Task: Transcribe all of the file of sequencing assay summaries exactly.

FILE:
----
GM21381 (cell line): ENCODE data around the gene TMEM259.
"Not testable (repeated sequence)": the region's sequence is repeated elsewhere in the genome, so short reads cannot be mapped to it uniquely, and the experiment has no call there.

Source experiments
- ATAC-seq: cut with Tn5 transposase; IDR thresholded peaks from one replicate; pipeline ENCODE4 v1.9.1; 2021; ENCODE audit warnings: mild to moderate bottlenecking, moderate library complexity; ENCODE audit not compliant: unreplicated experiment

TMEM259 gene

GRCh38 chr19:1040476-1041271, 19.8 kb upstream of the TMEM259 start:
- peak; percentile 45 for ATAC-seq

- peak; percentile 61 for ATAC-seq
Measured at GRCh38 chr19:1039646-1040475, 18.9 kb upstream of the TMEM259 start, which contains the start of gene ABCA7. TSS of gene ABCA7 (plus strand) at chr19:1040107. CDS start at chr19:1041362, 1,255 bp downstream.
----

GM21381 (cell line): ENCODE data around the gene TMEM259.
"Not testable (repeated sequence)": the region's sequence is repeated elsewhere in the genome, so short reads cannot be mapped to it uniquely, and the experiment has no call there.

Source experiments
- ATAC-seq: cut with Tn5 transposase; IDR thresholded peaks from one replicate; pipeline ENCODE4 v1.9.1; 2021; ENCODE audit warnings: mild to moderate bottlenecking, moderate library complexity; ENCODE audit not compliant: unreplicated experiment

TMEM259 gene

GRCh38 chr19:1040476-1041271, 19.8 kb upstream of the TMEM259 start:
- peak; percentile 45 for ATAC-seq

- peak; percentile 61 for ATAC-seq
Measured at GRCh38 chr19:1039646-1040475, 18.9 kb upstream of the TMEM259 start, which contains the start of gene ABCA7. TSS of gene ABCA7 (plus strand) at chr19:1040107. CDS start at chr19:1041362, 1,255 bp downstream.